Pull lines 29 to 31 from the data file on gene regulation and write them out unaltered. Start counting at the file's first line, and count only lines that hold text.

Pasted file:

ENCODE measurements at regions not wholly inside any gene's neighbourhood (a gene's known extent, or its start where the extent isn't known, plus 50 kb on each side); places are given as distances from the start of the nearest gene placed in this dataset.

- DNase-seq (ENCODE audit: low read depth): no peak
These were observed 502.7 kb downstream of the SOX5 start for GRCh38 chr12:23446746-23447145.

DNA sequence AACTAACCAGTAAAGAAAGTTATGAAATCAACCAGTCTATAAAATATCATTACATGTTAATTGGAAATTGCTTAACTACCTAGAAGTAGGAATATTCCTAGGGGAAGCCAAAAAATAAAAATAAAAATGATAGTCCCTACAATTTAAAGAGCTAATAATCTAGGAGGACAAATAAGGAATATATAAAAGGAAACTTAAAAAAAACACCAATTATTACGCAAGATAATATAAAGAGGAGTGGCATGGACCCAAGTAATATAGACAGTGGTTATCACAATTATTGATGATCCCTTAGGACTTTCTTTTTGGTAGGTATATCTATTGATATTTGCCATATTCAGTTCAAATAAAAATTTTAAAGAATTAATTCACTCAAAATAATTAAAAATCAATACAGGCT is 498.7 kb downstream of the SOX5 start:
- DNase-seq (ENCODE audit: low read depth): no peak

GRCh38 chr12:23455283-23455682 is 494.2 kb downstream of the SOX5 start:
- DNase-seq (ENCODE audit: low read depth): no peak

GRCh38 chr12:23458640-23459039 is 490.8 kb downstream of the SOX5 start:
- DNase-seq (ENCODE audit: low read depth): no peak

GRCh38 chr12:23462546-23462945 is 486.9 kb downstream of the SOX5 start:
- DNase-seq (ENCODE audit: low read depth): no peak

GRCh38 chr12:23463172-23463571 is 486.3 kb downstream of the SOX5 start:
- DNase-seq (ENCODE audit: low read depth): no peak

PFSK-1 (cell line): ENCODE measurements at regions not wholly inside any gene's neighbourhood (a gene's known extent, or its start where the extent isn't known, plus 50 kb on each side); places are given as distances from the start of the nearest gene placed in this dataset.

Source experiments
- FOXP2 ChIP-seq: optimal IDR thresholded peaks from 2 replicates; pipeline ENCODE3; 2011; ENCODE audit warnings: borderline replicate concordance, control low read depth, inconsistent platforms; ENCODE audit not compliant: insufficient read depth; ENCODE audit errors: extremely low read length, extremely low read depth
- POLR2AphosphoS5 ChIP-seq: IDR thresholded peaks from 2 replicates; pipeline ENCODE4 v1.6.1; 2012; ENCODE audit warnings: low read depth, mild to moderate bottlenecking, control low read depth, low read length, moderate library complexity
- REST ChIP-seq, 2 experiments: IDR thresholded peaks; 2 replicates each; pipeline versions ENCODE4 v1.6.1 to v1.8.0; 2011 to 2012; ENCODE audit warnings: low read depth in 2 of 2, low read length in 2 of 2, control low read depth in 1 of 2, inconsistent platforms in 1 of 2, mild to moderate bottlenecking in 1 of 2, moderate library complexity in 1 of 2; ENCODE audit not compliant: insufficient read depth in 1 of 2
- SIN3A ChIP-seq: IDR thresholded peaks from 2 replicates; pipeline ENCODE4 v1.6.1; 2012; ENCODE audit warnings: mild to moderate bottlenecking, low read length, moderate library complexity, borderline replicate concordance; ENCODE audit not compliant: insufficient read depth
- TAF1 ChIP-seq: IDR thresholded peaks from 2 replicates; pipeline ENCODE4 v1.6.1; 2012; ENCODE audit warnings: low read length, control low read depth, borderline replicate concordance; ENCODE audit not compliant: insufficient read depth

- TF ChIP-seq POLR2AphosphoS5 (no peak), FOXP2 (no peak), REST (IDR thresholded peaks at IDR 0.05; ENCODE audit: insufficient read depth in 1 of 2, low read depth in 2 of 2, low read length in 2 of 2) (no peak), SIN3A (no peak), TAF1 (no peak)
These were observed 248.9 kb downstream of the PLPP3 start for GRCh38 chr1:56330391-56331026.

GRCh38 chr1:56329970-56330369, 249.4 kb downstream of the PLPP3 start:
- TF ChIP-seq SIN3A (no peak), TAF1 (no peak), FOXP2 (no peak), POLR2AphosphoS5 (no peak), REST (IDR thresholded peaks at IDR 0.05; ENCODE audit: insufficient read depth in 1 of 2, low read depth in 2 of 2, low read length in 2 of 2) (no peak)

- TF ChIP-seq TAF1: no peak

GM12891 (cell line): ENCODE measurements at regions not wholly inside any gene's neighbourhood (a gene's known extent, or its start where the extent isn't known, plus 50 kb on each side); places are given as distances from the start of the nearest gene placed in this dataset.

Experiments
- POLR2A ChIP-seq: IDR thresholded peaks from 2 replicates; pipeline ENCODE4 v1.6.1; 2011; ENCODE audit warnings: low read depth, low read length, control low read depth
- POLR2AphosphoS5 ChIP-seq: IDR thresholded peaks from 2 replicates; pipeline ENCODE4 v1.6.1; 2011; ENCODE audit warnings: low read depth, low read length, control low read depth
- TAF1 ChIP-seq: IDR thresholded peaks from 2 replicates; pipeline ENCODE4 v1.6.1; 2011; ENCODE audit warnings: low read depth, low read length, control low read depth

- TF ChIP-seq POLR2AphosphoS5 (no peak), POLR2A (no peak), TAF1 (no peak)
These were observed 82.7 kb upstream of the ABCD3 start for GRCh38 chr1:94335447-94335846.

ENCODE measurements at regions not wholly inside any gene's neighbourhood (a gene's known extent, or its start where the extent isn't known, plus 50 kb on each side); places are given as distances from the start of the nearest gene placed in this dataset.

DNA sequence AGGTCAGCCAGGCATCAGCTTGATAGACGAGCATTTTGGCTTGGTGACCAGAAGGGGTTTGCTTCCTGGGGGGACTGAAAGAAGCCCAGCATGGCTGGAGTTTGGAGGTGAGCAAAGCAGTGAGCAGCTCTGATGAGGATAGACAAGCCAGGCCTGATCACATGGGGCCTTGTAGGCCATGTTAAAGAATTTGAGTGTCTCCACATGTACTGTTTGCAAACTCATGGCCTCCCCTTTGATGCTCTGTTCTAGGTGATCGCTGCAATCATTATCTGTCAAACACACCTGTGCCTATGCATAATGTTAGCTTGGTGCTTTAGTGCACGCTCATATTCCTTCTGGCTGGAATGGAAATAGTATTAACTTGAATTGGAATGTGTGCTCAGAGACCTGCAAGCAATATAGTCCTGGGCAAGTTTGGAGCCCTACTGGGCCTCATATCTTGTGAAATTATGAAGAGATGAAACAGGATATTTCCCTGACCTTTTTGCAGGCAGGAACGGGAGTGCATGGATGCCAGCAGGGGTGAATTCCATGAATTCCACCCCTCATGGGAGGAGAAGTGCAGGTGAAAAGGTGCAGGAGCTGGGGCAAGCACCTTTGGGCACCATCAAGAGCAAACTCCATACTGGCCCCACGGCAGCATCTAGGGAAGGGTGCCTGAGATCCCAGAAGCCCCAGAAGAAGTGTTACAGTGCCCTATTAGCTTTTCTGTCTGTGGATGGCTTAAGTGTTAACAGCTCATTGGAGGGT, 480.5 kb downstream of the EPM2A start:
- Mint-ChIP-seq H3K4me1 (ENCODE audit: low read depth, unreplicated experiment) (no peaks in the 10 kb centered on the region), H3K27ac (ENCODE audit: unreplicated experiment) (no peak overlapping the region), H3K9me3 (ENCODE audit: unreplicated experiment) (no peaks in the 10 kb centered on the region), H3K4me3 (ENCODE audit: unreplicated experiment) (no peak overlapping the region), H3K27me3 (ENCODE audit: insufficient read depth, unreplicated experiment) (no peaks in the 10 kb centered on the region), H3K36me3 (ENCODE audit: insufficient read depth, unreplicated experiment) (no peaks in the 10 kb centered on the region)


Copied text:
- POLR2AphosphoS5 ChIP-seq: IDR thresholded peaks from 2 replicates; pipeline ENCODE4 v1.6.1; 2011; ENCODE audit warnings: low read depth, low read length, control low read depth
- TAF1 ChIP-seq: IDR thresholded peaks from 2 replicates; pipeline ENCODE4 v1.6.1; 2011; ENCODE audit warnings: low read depth, low read length, control low read depth

- TF ChIP-seq POLR2AphosphoS5 (no peak), POLR2A (no peak), TAF1 (no peak)